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January 19, 2013

In a way, it’s surprising that we haven’t had more horror movies about feral children. The liminal space between civilized humanity and the uncivilized wild is such fertile ground for exploring all sorts of unsettling aspects of ourselves that it’s easy to come up with premises. Mama, produced by Guillermo del Toro and directed by the same Andrés Muschietti who made the original short film, digs into what such children might bring back, highlighting the psychological impact of a feral period while making it frighteningly real.

The children are eight-year-old Victoria (Megan Charpentier) and six-year-old Lilly (Isabelle Nélisse), who have lived for the past five years in an isolated cabin in the middle of the central Virginia woods. The obvious question is how a an infant and a toddler survived their first winter in the wild, let alone four more; the answer is that something else lived in the cabin. She adopted the girls, and she is not about to let them go.

The cabin is eventually discovered. The girls are taken into protective care at a nearby psychological institute; their uncle, Lucas (Nikolaj Coster-Waldau) is contacted. He’s an artist and his girlfriend, Annabel (Jessica Chastain) plays bass in a punk band; neither of them seems truly ready to take on the mantle of parenthood, and yet they make their bid for custody, in opposition to the girls’ great-aunt (Jane Moffat, who also provided part of Mama’s voice). The psychiatrist, Dr. Dreyfuss (Daniel Kash), agrees to back their case, though, as long as they move into a Richmond house the institute maintains for ongoing case studies and allows him to continue working with the girls.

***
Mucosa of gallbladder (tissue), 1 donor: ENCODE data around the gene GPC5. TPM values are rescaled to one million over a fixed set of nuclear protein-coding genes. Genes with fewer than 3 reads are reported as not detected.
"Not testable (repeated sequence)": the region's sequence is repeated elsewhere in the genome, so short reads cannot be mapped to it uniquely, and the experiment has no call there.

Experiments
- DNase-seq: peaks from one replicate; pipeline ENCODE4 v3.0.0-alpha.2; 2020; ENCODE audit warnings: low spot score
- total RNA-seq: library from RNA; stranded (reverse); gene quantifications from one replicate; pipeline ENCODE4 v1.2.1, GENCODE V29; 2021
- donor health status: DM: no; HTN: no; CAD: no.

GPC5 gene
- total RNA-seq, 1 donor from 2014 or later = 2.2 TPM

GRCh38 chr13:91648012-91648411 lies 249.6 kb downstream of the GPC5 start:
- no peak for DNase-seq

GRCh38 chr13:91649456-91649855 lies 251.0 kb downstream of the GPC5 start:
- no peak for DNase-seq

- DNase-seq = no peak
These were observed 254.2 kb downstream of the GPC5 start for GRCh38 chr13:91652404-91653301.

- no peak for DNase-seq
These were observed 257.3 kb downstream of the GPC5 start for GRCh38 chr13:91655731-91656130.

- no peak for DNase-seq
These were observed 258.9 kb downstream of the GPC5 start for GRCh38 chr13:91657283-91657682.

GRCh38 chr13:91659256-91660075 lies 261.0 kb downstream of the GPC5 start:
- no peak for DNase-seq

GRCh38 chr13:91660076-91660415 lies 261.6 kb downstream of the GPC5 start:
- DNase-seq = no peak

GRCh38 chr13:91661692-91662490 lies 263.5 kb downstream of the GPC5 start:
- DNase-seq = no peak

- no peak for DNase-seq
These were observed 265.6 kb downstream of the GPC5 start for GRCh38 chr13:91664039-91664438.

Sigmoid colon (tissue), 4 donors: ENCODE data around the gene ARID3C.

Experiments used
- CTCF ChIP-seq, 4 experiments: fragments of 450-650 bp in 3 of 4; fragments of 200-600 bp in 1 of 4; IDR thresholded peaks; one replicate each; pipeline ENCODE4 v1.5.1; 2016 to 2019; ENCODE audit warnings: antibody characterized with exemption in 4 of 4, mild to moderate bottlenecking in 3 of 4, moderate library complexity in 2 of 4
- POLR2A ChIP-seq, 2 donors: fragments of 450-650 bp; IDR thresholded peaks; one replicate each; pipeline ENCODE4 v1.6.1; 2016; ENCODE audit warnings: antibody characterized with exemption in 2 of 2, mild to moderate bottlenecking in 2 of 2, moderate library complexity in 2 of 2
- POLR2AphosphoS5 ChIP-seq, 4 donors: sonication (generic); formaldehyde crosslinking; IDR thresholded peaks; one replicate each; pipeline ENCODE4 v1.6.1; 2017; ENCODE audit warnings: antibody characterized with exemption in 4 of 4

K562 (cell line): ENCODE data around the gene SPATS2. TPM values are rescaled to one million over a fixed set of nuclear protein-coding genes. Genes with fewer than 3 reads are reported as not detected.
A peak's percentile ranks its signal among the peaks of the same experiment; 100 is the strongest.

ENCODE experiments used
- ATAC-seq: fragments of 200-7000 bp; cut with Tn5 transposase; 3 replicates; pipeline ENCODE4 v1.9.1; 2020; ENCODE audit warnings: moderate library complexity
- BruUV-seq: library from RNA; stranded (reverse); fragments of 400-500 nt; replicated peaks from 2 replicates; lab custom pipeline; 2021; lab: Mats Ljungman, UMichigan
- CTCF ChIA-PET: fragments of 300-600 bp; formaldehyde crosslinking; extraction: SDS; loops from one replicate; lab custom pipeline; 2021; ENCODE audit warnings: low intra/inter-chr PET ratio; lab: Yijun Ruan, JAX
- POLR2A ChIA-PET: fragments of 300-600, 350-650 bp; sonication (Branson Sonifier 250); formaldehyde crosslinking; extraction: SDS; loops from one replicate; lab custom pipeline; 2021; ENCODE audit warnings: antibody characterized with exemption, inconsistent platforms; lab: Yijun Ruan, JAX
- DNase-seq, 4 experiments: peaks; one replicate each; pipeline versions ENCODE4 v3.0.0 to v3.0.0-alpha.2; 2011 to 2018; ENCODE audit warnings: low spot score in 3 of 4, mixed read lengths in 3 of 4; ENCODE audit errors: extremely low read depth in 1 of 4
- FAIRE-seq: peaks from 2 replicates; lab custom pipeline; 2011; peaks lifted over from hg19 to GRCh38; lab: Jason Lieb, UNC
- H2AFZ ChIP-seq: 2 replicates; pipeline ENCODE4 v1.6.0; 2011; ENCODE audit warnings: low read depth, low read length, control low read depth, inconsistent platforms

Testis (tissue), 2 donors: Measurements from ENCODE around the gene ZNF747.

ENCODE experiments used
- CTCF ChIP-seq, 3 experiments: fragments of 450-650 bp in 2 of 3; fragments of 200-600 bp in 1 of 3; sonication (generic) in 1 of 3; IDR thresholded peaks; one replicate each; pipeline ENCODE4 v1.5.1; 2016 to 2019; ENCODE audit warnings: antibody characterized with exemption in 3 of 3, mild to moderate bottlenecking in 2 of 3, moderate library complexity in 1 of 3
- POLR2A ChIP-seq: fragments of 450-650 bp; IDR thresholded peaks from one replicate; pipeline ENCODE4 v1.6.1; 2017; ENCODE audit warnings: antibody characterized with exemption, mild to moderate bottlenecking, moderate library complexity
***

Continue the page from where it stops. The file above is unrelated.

Also moving into the new house is “Mama”, the girls’ ghostly protector. Within a few days, Lucas is injured and hospitalized, leaving Annabel stranded in the unwanted role of single mother to two difficult children in a house she must eventually realize is haunted.

Muschietti raises the tension delicately, aside from an early scare. In one scene, he frames Annabel and Victoria in a hallway on the left of the screen while the half-open doorway on the right shows Lilly playing tug-of-war with a blanket; the other end is held by someone not only unaccounted-for, but much taller than her. Something is clearly very wrong here, but we get to let this eerie environment sink in slowly rather than have every point shoved into our faces.

When Mama is on screen, though, the effect is fantastic, due in no small part to the fact that she is much more real than CGI. Actor Javier Botet is as ectomorphic as Mama is ectoplasmic, and he rivals del Toro favorite Doug Jones in his physical performance. That said, the CGI effects are pretty fantastic as well, especially a few dream sequences that help fill in Mama’s back story.

And it’s this history that helps make this a good horror movie rather than just a bunch of jump scares and things going bump in the night. It’s nothing revolutionary, but there’s a certain comfortable familiarity to a well-told ghost story, even if it does lean on some well-worn tropes.

Worth It: yes.
Bechdel Test: pass.

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